A Trump Tax Return Standoff Would Be ‘Uncharted Territory,’ Expert Says
(Bloomberg) -- The U.S. government would be in “uncharted territory” if Treasury Secretary Steven Mnuchin were to block a House request to release President Donald Trump’s tax returns, a law professor told a congressional panel on Thursday.
The Democrats who now control the House Ways and Means Committee are eager to get their hands on the returns and are easing their way into an almost-certain legal battle. An array of professors and lawyers testified before the panel’s oversight committee to advise its members how that struggle might play out.
Trump broke decades of tradition by refusing to release the documents during the 2016 campaign, and has continued to do so ever since.
Mnuchin has no “wiggle room” to deny a legitimate request from the House for Trump’s tax returns, but there’s also no precedent to follow if he did, University of Virginia law professor George Yin told the House Ways and Means oversight panel. Yin was previously chief of staff of Congress’s nonpartisan Joint Committee on Taxation.
Ways and Means Chairman Richard Neal of Massachusetts -- as well as the chairman of the Senate Finance Committee and the head of the Joint Committee on Taxation -- have the power under a 1924 law to ask the Treasury secretary to turn over the tax returns of any person, including the president.
Yet Neal, clearly aware of the political risk in demanding Trump’s personal financial information, has said he is working with committee lawyers to craft the request. The administration would likely mount a legal challenge, which could last until after the 2020 presidential election.
It’s unclear how quickly Neal will act. Even less clear is how cooperative Mnuchin would be in producing the documents. Mnuchin has said he would review the request and respond if required by law, but has declined to say what legal position he might take.
Thursday’s hearing is the first public glimpse into how House Democrats may use the little-used 1924 law to obtain Trump’s tax returns.
Democrats say they want to see Trump’s returns to be sure he’s complying with tax laws, to examine his financial connections abroad, and learn to whom he owes money. Trump did not divest from his real estate and licensing businesses after taking office.
To get a full picture of Trump’s financial network, the committee would also need to see the tax returns for his businesses, Steve Rosenthal, a senior fellow with the Urban-Brookings Tax Policy Center, told the lawmakers. Lines on those forms would indicate whether those concerns have people from foreign countries or foreign governments investing in them, he said.
Trump’s holdings include a large network of closely held businesses. He has said that he has been under audit by the Internal Revenue Service since 2009, and therefore cannot release the returns, although there is no law barring him from doing so.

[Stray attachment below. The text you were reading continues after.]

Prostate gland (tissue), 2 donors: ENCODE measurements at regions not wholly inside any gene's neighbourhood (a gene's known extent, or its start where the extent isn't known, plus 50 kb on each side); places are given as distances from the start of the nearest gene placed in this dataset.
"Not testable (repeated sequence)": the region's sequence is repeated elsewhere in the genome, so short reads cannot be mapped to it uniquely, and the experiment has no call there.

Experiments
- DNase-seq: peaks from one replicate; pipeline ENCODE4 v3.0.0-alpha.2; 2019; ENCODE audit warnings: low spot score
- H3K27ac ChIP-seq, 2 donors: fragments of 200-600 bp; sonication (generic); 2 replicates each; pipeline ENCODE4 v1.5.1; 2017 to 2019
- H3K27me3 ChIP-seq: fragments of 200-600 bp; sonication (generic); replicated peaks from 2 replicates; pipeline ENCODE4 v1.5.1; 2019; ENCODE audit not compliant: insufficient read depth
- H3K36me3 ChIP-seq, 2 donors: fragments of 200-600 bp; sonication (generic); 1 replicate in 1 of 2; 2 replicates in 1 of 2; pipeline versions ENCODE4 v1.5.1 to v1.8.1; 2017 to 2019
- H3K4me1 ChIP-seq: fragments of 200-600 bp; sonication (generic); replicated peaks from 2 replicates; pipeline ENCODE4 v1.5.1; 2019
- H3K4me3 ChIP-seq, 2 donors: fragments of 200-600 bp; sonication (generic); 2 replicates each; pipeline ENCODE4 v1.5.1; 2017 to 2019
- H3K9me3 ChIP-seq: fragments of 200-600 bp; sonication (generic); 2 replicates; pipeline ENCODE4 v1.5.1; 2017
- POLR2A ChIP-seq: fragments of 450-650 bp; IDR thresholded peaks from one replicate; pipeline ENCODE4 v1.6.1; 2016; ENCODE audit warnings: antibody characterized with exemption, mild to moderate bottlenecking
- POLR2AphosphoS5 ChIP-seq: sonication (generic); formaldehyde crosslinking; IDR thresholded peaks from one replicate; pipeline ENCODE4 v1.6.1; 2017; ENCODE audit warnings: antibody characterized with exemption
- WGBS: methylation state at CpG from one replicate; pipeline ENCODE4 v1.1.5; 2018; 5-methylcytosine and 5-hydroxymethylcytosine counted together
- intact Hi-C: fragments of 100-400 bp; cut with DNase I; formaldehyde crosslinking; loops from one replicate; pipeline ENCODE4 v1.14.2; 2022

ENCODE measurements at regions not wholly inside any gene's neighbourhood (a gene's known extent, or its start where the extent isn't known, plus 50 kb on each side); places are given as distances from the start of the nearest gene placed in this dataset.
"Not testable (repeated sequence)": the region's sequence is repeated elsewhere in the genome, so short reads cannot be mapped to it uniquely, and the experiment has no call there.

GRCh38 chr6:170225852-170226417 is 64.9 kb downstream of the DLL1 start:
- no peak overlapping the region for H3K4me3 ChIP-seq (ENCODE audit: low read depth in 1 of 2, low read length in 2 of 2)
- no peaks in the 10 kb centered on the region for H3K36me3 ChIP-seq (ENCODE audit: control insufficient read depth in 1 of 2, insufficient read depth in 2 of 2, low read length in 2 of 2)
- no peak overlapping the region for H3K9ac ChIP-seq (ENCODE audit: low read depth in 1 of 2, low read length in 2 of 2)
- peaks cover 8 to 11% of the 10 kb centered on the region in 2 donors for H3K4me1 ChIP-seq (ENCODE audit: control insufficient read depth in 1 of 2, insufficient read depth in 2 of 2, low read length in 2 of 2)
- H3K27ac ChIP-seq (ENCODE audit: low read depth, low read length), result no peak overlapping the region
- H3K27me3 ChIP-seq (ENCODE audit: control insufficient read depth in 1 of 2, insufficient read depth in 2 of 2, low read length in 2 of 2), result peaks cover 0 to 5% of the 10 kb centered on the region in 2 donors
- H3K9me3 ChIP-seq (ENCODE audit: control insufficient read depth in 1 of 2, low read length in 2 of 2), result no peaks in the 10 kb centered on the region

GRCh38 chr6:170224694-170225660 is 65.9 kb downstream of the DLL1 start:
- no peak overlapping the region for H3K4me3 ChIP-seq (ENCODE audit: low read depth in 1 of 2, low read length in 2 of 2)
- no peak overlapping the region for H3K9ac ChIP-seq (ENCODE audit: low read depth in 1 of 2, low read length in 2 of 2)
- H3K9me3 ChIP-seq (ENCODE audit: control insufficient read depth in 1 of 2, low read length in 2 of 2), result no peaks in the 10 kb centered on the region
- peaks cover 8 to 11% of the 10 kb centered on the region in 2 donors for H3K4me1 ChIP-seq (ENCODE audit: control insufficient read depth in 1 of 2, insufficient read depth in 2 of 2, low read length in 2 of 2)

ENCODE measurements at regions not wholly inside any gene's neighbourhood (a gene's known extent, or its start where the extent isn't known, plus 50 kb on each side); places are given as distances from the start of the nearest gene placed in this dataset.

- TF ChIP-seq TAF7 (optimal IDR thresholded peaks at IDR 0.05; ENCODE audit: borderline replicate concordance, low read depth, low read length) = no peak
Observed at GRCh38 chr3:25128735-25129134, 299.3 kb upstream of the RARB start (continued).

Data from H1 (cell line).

IRS Commissioner Charles Rettig, a Trump nominee, said in his Senate confirmation hearing last year that he had never seen an audit that lasted for a decade.
Trump undergoes a special audit each year for presidents and vice presidents.
Representative Mike Kelly, a Pennsylvania Republican, said that audit was sufficient oversight of the president’s financial affairs and that concerns of privacy outweigh the committee’s desire to see the returns. “Keeping this information confidential is critical to the integrity of the U.S. tax system, which is only functional because taxpayers voluntarily pay their taxes,” Kelly said.
Republicans say that getting and releasing the president’s tax returns would set a bad precedent for the party in power to use the tax code to single out its political opponents. In the 1970s, Congress repealed the part of the 1924 law that allowed presidents to get individuals’ tax returns after President Richard Nixon misused that authority.
Representative John Lewis of Georgia, chairman of the Ways and Means oversight panel, pushed for a bipartisan effort on the request. “It is not a Democratic or a Republican query; it is an American responsibility,” he said. “The American public has a right to know.”
But cooperation between the two parties is unlikely. Representative Kevin Brady of Texas, who led the Ways and Means Committee during the first two years of Trump’s term, repeatedly declined requests from Democrats to pursue the returns.
Forcing Trump to relinquish his tax returns is just one of the many ways Democrats hope to wield their investigative power. Other House panels are looking into the president’s business activities, the 2016 campaign and the Trump administration. The president is also being squeezed by investigations by federal prosecutors in New York and by Special Counsel Robert Mueller.
Neal has faced pressure from members of his own party, as well as outside groups, to make the request immediately. Billionaire Tom Steyer ran an ad during the Super Bowl, and is spending $109,000 more on advertisements in Neal’s district, urging him to act.
“This hearing is not the end,” Lewis said. “It’s just the beginning.”
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